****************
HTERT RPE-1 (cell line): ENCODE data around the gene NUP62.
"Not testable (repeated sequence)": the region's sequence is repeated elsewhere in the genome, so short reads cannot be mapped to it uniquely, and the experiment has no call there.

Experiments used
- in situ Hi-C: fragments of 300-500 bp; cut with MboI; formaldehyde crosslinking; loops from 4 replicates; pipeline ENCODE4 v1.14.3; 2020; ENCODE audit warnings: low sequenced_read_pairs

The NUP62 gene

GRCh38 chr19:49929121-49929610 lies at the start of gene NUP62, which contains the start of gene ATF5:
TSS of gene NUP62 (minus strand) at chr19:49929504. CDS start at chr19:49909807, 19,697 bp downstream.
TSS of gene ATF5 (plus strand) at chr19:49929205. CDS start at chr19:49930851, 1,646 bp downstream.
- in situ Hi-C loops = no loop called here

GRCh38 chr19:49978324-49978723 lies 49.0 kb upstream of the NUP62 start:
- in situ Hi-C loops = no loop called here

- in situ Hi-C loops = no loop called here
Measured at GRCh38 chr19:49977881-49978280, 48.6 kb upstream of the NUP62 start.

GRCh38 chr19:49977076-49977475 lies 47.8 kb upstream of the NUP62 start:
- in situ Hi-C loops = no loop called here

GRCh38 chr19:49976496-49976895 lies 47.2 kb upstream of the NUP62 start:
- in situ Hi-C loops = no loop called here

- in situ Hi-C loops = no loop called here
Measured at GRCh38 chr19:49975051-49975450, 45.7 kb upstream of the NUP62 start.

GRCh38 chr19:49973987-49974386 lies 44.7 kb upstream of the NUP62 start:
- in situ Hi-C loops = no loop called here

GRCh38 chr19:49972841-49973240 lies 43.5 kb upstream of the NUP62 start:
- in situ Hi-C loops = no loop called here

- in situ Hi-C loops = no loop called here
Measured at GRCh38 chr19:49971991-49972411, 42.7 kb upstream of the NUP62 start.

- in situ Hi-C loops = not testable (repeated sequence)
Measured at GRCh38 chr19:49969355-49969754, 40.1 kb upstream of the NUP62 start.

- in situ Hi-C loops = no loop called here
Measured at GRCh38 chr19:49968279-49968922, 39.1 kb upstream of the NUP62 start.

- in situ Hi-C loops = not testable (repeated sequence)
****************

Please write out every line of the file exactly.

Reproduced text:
HTERT RPE-1 (cell line): ENCODE data around the gene NUP62.
"Not testable (repeated sequence)": the region's sequence is repeated elsewhere in the genome, so short reads cannot be mapped to it uniquely, and the experiment has no call there.

Experiments used
- in situ Hi-C: fragments of 300-500 bp; cut with MboI; formaldehyde crosslinking; loops from 4 replicates; pipeline ENCODE4 v1.14.3; 2020; ENCODE audit warnings: low sequenced_read_pairs

The NUP62 gene

GRCh38 chr19:49929121-49929610 lies at the start of gene NUP62, which contains the start of gene ATF5:
TSS of gene NUP62 (minus strand) at chr19:49929504. CDS start at chr19:49909807, 19,697 bp downstream.
TSS of gene ATF5 (plus strand) at chr19:49929205. CDS start at chr19:49930851, 1,646 bp downstream.
- in situ Hi-C loops = no loop called here

GRCh38 chr19:49978324-49978723 lies 49.0 kb upstream of the NUP62 start:
- in situ Hi-C loops = no loop called here

- in situ Hi-C loops = no loop called here
Measured at GRCh38 chr19:49977881-49978280, 48.6 kb upstream of the NUP62 start.

GRCh38 chr19:49977076-49977475 lies 47.8 kb upstream of the NUP62 start:
- in situ Hi-C loops = no loop called here

GRCh38 chr19:49976496-49976895 lies 47.2 kb upstream of the NUP62 start:
- in situ Hi-C loops = no loop called here

- in situ Hi-C loops = no loop called here
Measured at GRCh38 chr19:49975051-49975450, 45.7 kb upstream of the NUP62 start.

GRCh38 chr19:49973987-49974386 lies 44.7 kb upstream of the NUP62 start:
- in situ Hi-C loops = no loop called here

GRCh38 chr19:49972841-49973240 lies 43.5 kb upstream of the NUP62 start:
- in situ Hi-C loops = no loop called here

- in situ Hi-C loops = no loop called here
Measured at GRCh38 chr19:49971991-49972411, 42.7 kb upstream of the NUP62 start.

- in situ Hi-C loops = not testable (repeated sequence)
Measured at GRCh38 chr19:49969355-49969754, 40.1 kb upstream of the NUP62 start.

- in situ Hi-C loops = no loop called here
Measured at GRCh38 chr19:49968279-49968922, 39.1 kb upstream of the NUP62 start.

- in situ Hi-C loops = not testable (repeated sequence)